Do you think we should mention racing? Hell, yes! After all adrenaline is a huge part of the driving experience and we can’t close our eyes to this despite the safety issues. Racing and drifting are probably the top associations that come to mind when you think of driving in the first place.

NASCAR and Formula 1 might have been an influence on some of us, but even if they haven’t, the kick you get from going at a high speed is familiar to all. And it doesn’t need an excuse.

Then there’s the excitement of going places – the ability to drive away across cities and states. Or simply put, the road trips! You haven’t lived if you haven’t taken one – in your 20s, in your 30s, and definitely in your 50s! Trust me, it gives a whole new angle to the experience of driving!

Driving may often seem to be just the means to get you places, but it is much more than that. It makes you feel an explorer – it exposes you to what lies beyond the vehicle itself and brings you thrills that you are able to find all of that.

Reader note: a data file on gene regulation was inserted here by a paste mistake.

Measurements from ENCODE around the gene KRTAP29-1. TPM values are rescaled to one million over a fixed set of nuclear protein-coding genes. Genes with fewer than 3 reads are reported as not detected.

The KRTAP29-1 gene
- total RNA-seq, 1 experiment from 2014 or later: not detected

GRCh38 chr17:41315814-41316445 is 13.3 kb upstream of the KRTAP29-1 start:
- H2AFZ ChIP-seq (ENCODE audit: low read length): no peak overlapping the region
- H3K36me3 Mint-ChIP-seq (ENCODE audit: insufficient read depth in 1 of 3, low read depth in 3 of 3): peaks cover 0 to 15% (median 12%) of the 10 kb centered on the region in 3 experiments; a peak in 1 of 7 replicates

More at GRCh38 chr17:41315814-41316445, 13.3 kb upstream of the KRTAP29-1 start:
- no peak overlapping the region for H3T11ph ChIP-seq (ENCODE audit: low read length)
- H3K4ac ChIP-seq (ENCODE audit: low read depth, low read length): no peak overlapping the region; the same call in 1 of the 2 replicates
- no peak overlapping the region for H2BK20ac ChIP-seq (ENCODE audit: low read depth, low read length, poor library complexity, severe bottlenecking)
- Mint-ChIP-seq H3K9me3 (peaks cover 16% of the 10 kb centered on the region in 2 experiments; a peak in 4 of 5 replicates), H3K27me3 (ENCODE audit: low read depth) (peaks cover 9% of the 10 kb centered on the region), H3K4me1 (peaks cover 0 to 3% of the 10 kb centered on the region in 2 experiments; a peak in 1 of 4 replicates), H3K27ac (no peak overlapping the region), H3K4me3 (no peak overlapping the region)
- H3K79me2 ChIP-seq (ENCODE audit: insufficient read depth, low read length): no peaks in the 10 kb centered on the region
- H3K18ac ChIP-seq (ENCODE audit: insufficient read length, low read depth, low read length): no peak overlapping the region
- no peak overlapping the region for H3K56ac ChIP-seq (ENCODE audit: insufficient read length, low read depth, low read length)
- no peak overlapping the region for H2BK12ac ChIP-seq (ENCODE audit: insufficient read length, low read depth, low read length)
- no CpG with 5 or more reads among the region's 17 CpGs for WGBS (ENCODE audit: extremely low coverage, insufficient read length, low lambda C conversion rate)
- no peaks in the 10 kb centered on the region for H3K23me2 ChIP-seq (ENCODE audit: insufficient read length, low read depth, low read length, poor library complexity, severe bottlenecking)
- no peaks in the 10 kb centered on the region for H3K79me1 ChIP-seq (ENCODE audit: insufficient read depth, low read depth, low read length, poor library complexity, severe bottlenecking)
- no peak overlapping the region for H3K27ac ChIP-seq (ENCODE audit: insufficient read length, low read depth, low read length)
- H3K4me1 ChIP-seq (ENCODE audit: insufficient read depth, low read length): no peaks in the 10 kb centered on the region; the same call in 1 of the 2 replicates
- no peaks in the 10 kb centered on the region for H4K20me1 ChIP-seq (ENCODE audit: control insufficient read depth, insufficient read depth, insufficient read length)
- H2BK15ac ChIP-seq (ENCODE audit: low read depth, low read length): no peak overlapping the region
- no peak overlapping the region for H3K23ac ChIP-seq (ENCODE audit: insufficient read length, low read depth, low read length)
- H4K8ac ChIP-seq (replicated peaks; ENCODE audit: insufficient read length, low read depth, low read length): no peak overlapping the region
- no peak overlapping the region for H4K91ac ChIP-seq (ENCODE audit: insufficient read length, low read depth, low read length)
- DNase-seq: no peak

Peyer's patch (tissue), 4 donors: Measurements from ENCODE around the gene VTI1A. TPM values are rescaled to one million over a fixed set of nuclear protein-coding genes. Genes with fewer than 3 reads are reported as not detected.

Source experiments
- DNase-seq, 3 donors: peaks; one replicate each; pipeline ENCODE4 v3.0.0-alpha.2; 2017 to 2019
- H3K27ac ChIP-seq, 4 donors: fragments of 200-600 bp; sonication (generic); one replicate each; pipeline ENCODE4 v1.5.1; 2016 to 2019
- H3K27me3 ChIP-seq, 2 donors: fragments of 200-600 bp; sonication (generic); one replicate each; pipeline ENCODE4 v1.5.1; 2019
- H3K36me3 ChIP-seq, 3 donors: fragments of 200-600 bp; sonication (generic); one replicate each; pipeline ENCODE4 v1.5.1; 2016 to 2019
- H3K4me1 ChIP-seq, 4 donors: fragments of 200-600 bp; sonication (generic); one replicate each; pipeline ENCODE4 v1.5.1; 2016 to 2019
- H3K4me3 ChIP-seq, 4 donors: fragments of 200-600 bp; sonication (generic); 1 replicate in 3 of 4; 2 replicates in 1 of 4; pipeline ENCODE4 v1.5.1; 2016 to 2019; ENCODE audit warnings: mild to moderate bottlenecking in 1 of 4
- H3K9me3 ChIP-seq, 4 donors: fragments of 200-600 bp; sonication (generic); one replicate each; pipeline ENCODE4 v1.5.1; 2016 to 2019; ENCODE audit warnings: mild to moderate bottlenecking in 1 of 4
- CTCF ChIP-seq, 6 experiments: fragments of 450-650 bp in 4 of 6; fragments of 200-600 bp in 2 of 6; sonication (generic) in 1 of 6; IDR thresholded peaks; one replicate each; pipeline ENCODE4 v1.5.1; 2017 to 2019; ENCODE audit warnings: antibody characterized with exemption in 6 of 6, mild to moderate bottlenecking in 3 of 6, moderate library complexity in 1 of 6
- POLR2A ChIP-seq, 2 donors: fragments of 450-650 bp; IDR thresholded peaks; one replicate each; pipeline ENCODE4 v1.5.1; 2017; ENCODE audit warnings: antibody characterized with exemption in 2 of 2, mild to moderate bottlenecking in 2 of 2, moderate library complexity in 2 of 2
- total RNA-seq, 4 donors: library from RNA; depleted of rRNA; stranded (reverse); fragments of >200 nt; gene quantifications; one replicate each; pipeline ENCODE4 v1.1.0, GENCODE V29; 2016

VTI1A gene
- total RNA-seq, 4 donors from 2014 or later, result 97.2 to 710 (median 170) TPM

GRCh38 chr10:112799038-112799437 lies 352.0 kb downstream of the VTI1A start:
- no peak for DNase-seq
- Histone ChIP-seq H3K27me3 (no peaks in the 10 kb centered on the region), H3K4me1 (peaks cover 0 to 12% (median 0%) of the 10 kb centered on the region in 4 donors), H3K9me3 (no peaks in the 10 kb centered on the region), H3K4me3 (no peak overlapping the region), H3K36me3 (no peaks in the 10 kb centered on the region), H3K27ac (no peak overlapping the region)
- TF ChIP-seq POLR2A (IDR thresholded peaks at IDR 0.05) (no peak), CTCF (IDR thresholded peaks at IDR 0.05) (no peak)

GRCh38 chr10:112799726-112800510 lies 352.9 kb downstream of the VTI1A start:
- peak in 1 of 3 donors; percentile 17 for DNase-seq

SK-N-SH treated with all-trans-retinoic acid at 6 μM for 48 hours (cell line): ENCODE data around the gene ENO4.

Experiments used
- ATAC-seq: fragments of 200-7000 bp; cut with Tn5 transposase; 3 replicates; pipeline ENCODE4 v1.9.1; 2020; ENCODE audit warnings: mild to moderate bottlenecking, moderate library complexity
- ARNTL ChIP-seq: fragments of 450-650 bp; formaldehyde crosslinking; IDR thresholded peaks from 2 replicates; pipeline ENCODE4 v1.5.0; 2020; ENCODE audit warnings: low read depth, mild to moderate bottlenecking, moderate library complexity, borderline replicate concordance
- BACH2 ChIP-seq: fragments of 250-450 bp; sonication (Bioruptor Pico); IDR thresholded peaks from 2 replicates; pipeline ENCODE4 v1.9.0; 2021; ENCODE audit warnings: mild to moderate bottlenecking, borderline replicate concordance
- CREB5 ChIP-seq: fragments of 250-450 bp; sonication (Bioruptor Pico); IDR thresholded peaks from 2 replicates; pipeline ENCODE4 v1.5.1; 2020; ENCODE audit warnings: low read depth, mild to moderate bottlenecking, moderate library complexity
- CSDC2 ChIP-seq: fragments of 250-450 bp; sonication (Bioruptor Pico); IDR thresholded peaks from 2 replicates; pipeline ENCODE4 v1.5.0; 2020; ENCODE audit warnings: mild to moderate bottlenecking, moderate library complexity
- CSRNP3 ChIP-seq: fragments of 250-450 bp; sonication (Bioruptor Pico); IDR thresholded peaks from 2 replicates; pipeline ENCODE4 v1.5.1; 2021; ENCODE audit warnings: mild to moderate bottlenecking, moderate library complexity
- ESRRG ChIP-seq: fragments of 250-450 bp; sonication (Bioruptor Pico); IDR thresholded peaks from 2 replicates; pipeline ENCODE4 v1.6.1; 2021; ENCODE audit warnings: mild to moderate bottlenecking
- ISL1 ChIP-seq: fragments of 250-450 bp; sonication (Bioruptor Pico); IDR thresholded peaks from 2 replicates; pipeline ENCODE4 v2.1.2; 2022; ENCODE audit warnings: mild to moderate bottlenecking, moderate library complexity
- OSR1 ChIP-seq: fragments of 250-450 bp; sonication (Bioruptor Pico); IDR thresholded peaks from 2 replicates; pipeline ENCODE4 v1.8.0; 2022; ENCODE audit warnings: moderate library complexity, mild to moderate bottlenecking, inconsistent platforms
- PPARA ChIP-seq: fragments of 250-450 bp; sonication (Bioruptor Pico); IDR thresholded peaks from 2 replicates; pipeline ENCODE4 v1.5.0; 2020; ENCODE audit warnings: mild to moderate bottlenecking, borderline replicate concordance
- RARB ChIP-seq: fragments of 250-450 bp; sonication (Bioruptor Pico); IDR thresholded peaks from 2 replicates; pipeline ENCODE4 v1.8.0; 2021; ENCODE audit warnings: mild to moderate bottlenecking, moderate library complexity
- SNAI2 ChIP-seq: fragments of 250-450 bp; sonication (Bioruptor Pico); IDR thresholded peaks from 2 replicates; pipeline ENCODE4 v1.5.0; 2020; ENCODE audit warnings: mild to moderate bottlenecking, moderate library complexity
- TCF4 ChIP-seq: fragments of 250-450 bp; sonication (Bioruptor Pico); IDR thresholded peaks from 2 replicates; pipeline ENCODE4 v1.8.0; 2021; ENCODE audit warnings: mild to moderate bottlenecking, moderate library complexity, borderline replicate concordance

Driving gives your life an edge, a special vibe – it makes it dynamic which is human nature and hence it is thanks to driving that you feel part of nature, part of the world. And yes, planes probably do that job as well, but in a place you are only a passenger.

When you are driving, you are in control of the world ahead of you.You decide what matters, you decide where to pause. And it is your closest ones that get to share this feeling with you, whether you are with your high school friends or on a family bonding adventure. What can be better than this calm yet enriching experience?

The Privacy